Mobiles is a composition for an ensemble consisting of 12 instruments. The piece, in one movement, incorporates intuition, chance, and twelve tone techniques and reflects the relationship between motion and rest or tension and release. The structure is modeled according to principles of growth and decay, starting off slowly, building, and then dying away. Much of the material is inspired by mental images invoked from modern theories concerning chaos. Mobiles' character stems from the principal use of two motives, the chaos motif and the echo motif. Primarily, the chaos motif is representative of a state of motion while the echo motif represents a state of rest. Mobile architecture is usually characteristic of symmetry, balance, and proportion, but because of uncertainty in a natural environment, this proportion often falls short of a perfect symmetrical balance as in the case of a crystal or a fractal design. It is this kind of architecture that Mobiles portrays in its form and developmental process.
...I never saw another butterfly... is a twelve movement chamber work scored for SATB choir, narrator, percussion I [vibraphone, and tomtoms (4)], percussion II [timpani (4), tam-tam, snare drum, and bass drum], guitar, violins I and II, viola, and cello and is based on the book of the same name. It contains a variety of compositional techniques, forms and genres.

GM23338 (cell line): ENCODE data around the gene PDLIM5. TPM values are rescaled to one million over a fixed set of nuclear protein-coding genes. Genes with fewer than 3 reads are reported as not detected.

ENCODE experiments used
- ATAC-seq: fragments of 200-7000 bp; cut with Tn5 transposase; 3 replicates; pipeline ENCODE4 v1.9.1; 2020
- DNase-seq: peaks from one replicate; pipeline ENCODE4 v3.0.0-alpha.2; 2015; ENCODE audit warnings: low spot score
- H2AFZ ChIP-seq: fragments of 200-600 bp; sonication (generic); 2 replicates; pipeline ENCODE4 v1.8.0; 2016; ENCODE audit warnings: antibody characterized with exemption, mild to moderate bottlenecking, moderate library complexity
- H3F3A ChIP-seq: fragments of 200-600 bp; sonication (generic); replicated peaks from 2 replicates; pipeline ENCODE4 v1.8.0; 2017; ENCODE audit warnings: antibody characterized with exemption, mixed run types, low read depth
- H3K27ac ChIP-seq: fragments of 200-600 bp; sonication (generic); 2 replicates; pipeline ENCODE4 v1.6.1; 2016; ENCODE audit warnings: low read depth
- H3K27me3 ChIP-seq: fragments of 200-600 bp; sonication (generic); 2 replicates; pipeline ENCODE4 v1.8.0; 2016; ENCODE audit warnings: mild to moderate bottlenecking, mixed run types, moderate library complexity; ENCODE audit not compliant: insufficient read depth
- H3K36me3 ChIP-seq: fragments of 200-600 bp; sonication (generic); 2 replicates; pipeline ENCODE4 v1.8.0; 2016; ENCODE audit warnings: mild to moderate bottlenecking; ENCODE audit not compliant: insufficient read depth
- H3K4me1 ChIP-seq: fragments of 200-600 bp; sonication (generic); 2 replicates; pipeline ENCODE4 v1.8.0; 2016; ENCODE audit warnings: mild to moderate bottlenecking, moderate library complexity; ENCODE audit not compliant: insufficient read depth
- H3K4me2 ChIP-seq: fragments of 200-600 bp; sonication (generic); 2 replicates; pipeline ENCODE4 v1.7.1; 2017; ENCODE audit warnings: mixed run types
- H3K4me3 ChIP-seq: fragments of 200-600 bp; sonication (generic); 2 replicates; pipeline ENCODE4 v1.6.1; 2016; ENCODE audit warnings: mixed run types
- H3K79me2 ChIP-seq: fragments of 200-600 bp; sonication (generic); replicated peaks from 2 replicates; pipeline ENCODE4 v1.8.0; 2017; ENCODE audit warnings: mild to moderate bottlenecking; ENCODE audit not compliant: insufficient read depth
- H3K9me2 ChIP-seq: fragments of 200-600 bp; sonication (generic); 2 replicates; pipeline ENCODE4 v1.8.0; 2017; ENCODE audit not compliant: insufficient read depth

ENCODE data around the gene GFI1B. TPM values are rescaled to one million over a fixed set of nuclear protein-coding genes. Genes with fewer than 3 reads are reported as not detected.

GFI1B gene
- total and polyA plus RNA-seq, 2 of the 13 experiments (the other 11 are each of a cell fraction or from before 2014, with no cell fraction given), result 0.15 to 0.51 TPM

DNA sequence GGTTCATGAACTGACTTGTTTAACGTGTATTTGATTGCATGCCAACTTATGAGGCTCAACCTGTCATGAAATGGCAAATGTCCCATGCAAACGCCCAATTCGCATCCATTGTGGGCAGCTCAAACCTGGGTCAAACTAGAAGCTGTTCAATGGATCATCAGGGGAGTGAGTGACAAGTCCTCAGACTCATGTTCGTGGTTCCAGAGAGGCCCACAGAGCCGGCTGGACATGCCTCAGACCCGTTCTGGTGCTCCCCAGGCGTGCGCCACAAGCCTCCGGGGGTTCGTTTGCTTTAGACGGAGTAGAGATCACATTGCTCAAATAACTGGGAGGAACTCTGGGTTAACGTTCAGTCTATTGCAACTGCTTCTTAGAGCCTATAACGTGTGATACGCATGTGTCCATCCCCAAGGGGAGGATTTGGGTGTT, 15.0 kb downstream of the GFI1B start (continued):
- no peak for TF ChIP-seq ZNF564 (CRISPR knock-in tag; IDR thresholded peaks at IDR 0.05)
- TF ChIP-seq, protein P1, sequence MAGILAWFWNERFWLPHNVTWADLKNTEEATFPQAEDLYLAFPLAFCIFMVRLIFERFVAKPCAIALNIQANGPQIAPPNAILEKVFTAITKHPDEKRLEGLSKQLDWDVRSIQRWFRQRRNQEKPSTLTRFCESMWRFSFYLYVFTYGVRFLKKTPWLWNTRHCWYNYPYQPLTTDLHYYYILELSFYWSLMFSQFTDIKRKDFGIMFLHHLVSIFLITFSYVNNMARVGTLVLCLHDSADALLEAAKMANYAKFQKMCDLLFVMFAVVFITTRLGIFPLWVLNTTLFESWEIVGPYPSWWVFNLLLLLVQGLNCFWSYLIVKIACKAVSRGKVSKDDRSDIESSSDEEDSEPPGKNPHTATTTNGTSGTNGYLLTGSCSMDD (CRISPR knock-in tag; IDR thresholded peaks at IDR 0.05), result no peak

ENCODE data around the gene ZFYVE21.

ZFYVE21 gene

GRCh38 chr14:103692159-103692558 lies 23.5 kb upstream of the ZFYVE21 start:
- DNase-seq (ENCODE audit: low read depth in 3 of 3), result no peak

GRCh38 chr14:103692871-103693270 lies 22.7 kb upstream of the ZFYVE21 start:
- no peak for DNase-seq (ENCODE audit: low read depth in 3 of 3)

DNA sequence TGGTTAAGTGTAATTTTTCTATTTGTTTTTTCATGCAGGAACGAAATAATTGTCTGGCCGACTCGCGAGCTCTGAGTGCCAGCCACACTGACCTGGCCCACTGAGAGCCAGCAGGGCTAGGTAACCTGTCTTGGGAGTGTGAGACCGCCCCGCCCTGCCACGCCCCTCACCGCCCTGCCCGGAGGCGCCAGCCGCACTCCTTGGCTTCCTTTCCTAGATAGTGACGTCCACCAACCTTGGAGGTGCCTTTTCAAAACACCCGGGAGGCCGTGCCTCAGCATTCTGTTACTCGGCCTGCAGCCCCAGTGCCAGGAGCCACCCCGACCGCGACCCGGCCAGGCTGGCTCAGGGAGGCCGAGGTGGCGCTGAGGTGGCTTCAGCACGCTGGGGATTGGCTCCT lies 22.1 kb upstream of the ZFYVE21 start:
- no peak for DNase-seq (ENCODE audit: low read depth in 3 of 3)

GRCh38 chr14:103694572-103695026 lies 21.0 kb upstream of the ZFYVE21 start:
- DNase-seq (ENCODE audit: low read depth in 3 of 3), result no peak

The opera is scored for chamber orchestra consisting of one oboe, two Bb clarinets, two horns in F, one trumpet in C, one tenor trombone, two percussionists (playing snare drum, bass drum, tambourine, wood block, triangle, suspended cymbal, crash cymbal, agogo bells, cow bell, brake drum, metal whistle, whip, large gong, Glockenspiel, chimes, timpani in F (low) and C), eight or more violins in two parts, six or more violas in two parts, and eight or more cellos in two parts. The characters are Alejandro Jiminez, a dramatic tenor; the Manager of Burger Palace, a baritone; the Suits 1/Fast Food Workers, a choir (SATB) and the Suits 2/Customers, a second choir (SATB), each ideally consisting of eight vocalists for a total of sixteen; the Daydream Figures, which are mimed parts; the Man with Gun, which is a spoken part. The opera, in one act consisting of six scenes and an interlude, is based on a libretto by the composer. There is only one scene change: from an essentially empty stage to a fast food restaurant in Scene 4. The length of the work is approximately sixty to sixty-five minutes.
Persistence is a composition scored for piccolo, 2 flutes, 2 oboes, English horn, 2 bassoons, E-flat clarinet, 3 1st B-flat clarinets, 3 2nd B-flat clarinets, 3 3rd B-flat clarinets, bass clarinet, 2 E-flat alto saxophones, B-flat tenor saxophone, E-flat baritone saxophone, 3 B-flat trumpets, 4 French horns in F, 2 trombones, bass trombone, baritone, tuba, timpani, and 4 auxiliary percussionists. The music consists of three movements, fast-slow-fast, lasting approximately eleven and one-half minutes. The three movements last three minutes and twenty seconds, five minutes and thirty seconds, and three minutes and ten seconds respectively.
The thesis is a traditional piano quintet in the manner of Bartok, incorporating compositional techniques such as golden ratio and using folk materials. Special effects on strings are limited for easy conversion to wind instruments. The piece is about 15 minutes long.